"Today, traditional media companies face the adaptive challenge posed by the Internet. That challenge is not just the technology itself, but how it has altered people’s habits of media consumption," writes Steve Lohr.
But Lohr notes that history shows evolution, not dissolution, is the order of the day when media are threatened by new forms of communication. What is different this time is the speed of change and the disruption of consumption patterns. As one academic tells him, change has changed.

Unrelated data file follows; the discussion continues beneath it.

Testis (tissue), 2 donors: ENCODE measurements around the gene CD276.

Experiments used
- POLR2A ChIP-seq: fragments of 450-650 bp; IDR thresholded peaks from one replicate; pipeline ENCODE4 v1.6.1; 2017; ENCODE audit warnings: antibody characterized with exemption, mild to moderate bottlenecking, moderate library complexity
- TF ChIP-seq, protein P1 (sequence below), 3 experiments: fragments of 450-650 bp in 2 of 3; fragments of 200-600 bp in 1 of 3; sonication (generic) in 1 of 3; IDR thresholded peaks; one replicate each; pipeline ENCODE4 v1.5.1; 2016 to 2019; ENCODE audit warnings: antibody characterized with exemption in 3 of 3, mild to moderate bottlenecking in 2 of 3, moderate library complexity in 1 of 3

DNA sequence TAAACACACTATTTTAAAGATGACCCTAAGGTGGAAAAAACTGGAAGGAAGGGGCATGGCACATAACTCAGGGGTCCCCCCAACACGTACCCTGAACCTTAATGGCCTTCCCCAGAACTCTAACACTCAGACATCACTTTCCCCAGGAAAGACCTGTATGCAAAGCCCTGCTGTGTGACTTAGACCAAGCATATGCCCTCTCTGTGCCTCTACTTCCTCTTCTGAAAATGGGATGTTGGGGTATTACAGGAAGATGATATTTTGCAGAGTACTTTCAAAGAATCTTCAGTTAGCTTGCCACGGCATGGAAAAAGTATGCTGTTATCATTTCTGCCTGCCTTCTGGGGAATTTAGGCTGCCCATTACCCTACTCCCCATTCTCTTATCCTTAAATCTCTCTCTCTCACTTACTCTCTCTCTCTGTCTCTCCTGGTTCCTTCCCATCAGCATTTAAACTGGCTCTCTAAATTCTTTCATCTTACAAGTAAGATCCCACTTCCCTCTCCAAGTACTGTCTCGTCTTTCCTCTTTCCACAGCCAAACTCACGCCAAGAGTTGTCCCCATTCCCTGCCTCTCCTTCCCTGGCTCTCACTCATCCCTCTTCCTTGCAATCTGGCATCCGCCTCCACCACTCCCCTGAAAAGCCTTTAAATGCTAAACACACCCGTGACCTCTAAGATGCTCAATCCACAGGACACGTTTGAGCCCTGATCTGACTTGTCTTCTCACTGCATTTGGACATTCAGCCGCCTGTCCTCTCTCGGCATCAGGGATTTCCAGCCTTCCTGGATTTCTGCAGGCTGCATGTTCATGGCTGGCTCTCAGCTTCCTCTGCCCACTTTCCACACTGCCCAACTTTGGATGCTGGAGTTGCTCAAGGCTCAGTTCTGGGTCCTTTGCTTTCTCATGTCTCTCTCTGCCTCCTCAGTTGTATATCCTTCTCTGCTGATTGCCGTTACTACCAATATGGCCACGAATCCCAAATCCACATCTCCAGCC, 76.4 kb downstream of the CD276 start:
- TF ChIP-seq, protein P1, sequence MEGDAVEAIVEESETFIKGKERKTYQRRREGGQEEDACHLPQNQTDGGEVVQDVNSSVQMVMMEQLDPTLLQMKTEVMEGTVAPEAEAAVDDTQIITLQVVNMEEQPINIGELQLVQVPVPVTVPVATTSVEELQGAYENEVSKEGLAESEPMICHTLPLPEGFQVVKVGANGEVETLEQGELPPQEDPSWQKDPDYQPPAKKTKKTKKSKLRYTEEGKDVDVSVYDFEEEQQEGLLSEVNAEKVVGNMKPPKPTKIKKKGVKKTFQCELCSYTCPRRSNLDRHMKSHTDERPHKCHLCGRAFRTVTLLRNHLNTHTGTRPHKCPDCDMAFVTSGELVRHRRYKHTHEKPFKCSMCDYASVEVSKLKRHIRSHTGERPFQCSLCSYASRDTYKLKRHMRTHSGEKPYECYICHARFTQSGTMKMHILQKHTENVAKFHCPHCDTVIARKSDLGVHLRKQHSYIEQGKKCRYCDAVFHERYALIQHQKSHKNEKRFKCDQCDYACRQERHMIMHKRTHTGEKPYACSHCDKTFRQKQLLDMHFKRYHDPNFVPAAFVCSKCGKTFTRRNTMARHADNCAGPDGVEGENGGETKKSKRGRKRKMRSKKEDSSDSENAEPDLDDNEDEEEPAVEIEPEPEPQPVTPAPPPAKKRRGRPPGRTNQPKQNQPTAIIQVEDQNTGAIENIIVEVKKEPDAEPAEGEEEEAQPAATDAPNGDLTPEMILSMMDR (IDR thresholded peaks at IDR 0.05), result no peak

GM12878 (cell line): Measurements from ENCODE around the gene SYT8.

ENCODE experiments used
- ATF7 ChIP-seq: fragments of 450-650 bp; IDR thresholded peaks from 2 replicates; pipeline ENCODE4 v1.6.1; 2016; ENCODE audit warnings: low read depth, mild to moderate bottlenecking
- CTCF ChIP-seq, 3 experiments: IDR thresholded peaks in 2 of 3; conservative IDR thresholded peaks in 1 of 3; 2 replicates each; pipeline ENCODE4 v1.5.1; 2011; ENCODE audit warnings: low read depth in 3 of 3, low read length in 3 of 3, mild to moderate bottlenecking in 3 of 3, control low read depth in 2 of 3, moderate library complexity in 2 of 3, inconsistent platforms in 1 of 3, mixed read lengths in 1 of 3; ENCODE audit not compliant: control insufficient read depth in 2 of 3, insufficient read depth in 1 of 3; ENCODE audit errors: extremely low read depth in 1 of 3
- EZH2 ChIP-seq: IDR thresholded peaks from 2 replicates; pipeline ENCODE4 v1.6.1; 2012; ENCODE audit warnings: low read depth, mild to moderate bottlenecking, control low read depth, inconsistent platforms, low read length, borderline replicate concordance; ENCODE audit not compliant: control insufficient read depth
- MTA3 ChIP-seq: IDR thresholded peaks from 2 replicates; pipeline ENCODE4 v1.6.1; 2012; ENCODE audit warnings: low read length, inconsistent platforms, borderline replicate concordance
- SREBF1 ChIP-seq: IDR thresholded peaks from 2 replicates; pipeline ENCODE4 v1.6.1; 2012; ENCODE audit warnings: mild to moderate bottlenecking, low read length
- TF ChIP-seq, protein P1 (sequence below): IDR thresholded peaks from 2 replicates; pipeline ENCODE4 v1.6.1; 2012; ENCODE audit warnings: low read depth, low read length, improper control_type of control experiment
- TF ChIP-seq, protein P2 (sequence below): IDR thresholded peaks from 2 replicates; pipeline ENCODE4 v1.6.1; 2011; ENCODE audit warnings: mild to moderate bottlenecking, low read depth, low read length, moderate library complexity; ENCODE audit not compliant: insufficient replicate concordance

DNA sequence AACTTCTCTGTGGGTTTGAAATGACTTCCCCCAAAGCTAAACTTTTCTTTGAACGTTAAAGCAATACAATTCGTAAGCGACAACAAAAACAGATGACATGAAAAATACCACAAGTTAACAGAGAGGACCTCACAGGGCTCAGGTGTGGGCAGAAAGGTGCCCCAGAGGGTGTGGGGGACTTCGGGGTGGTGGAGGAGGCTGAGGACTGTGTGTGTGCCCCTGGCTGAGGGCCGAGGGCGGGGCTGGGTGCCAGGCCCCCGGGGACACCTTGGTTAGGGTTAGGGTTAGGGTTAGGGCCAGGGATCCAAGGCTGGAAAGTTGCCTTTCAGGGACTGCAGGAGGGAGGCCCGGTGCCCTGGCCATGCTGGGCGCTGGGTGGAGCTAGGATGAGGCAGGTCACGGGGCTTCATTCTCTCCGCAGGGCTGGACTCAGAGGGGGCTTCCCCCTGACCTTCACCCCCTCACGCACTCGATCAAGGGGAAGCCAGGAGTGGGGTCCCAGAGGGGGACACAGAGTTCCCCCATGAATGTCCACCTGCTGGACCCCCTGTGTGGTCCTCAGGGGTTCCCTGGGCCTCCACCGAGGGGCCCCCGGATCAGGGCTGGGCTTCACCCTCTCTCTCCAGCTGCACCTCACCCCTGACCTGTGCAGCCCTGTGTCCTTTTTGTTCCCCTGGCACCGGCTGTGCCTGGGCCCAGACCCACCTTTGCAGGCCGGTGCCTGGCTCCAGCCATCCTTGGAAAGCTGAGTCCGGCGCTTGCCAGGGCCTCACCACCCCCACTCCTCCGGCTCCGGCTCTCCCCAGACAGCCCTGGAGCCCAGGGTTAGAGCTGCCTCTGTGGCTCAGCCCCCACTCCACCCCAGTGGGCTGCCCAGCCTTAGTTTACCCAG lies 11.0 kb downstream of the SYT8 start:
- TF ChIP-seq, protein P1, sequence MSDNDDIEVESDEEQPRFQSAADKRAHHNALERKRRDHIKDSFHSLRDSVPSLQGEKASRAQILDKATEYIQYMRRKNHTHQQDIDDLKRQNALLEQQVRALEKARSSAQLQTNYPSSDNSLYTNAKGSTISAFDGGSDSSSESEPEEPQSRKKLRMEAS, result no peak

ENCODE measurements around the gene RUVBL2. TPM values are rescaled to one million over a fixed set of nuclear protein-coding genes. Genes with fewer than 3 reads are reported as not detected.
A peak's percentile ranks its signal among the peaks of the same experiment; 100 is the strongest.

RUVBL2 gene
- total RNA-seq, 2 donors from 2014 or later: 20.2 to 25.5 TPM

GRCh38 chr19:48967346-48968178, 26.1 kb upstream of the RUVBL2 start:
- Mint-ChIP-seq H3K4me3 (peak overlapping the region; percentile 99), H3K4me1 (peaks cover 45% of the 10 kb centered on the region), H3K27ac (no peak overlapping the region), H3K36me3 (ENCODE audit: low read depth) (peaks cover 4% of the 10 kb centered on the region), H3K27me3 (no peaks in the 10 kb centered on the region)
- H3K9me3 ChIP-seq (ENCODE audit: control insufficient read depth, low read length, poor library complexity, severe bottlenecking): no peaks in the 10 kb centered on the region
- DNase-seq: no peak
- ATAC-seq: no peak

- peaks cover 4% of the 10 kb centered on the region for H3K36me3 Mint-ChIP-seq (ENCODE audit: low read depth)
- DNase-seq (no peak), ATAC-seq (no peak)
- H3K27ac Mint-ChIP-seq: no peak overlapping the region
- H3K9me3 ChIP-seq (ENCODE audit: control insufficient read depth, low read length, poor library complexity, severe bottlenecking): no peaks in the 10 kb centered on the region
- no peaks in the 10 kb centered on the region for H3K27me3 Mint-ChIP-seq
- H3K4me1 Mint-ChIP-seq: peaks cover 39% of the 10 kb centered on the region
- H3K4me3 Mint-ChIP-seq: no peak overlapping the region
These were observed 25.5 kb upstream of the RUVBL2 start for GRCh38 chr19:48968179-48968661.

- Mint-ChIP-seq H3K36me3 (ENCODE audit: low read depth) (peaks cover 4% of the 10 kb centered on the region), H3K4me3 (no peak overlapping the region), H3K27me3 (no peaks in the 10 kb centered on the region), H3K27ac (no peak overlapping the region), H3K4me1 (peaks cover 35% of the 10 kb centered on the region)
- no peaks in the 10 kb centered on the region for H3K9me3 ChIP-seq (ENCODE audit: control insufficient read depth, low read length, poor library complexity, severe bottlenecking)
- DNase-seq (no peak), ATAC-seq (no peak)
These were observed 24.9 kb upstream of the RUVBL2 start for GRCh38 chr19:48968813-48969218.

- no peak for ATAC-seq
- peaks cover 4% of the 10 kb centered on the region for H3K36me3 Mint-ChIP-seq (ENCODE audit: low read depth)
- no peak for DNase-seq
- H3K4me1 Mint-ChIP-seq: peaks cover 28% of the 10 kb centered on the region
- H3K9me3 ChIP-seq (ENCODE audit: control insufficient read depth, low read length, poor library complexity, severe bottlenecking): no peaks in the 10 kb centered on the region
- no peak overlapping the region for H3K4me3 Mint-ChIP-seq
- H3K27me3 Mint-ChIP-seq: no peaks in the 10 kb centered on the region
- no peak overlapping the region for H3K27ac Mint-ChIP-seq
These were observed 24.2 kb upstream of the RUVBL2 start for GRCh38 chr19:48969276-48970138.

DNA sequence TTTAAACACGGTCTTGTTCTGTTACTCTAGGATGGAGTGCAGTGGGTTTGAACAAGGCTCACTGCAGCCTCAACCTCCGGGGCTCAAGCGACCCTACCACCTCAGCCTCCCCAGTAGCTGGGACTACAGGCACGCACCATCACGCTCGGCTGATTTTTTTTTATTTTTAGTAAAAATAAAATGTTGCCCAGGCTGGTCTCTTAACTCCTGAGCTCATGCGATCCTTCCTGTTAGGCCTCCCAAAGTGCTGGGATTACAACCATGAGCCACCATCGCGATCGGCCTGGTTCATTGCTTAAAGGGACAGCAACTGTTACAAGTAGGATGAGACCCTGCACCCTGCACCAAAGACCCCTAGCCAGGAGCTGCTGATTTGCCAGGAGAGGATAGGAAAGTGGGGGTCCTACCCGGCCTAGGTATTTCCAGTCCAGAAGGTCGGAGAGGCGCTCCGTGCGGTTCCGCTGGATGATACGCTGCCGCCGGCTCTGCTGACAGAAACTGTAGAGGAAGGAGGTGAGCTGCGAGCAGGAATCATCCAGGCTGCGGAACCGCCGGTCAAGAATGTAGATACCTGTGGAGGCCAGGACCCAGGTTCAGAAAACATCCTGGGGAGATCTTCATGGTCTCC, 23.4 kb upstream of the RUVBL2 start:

College students don't wear watches, they carry cellphones as time pieces. They don't email, they text. People don't talk as much on phones; they text and arrange calls for important matters. People aren't blogging as much; instead, they're using social networks to tell their stories.